When I was a young mother with children ages five, three and one, I remember distinctly putting pressure on myself to create the perfect holiday celebration in every way. At the time, our family celebrated both Hanukkah and Christmas, and I spent the majority of the month baking pretty cookies, amassing large gift piles for each child, and frantically making sure all of our relatives/friends were also remembered. While the holiday season was no doubt festive, it was also expensive, overblown, and tiring. (And at times, yours truly was just a bit cranky and resentful!) As time passed, I became more focused on family traditions and rituals that could ground my family and create lasting impression. I began to realize that the holiday season would be so much more meaningful if certain traditions became exclusively ours, and included participation from everyone!
Traditions and rituals are repeated activities over the course of time that help create a feeling of stability, belonging, and comfort. For all families, traditions are very powerful. If ritual activities and events are connected to holidays, they become etched forever in the memory of young children. I am not advocating giving up gift giving, or hanging those beautiful decorations, but rather encourage all to consider shifting the holiday focus just a tad, to the idea of family tradition. Adding a ritual or two to your existing traditions, can really enhance meaning to the experience. Contemplate adopting or tweaking one of the ideas below to become your own family tradition:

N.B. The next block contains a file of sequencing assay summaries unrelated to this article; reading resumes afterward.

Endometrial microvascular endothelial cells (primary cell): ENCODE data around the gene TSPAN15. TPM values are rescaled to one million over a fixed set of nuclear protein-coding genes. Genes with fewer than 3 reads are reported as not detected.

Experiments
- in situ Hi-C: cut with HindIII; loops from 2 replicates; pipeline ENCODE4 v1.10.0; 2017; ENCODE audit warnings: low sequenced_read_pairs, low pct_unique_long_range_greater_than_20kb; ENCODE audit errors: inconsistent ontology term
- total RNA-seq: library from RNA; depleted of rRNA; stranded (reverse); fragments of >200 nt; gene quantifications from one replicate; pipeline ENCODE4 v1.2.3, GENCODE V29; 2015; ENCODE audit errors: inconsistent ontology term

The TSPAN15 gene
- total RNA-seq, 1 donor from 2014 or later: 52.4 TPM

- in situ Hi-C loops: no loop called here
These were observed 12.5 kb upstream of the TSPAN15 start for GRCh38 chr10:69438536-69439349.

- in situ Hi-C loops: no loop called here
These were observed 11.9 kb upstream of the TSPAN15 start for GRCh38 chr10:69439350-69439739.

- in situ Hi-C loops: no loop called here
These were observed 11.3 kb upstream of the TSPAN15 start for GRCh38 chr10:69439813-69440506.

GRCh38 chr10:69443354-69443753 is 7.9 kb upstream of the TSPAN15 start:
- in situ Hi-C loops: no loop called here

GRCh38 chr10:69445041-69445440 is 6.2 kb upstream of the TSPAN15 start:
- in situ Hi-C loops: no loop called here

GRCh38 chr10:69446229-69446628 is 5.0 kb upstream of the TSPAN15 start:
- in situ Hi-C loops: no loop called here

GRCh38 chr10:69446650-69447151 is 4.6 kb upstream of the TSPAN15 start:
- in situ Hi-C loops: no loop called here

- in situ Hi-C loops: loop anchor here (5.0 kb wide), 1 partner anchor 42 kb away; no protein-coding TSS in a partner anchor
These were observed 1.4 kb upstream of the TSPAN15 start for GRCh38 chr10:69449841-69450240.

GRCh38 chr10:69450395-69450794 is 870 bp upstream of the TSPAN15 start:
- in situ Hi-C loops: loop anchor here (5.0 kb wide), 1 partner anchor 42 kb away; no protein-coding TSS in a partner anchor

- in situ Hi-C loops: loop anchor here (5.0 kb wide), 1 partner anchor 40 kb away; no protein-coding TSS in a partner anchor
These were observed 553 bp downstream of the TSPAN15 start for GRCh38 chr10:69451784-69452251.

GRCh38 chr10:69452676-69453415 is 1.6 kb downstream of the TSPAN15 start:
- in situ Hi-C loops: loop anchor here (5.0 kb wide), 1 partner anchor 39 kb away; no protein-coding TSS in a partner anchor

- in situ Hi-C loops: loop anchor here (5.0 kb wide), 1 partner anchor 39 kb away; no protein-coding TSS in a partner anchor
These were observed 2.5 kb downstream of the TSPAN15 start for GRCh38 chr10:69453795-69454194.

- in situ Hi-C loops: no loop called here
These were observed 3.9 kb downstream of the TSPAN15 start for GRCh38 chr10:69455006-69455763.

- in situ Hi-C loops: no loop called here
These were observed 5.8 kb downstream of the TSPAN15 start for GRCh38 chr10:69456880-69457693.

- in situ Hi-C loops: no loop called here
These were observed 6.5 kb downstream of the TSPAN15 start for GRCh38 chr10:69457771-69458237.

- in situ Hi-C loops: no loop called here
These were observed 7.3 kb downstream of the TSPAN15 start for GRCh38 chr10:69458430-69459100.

This is something I actually did with my own children for many years. (it became the inspiration for the LANK book fair PJ party) Our family hosted an evening neighborhood pajama party. All wore PJ’s and enjoyed hot chocolate and animal crackers. No need for fancy food or décor! We read several different holiday stories, (Christmas, Hanukkah, Diwali, etc…) and played dreidel.
Need a stocking stuffer?
Write kind notes to each other or draw pictures that can be hidden inside stockings. There is nothing better than a hand written note. This can also be extended to cards – a family friend of mine had each of her children illustrate something for the family holiday greeting card; which was them printed and mailed to family /friends. Each year’s card was very unique and the children felt personally connected to the mailing.
Play a game or include a yearly activity
I recently asked my adult children and son-in-law to recall a favorite memory from the holiday season. My son–in-law mentioned a family football game, while my daughter recalled several; playing a family game of Monopoly, the annual drive to look at holiday lights, or the family circle in which each person said aloud something to be thankful for. Interestingly, no one mentioned a “gift” in their holiday reflections.
Wishing all a wonderful holiday season, filled with tradition, ritual, and strengthened family bonds.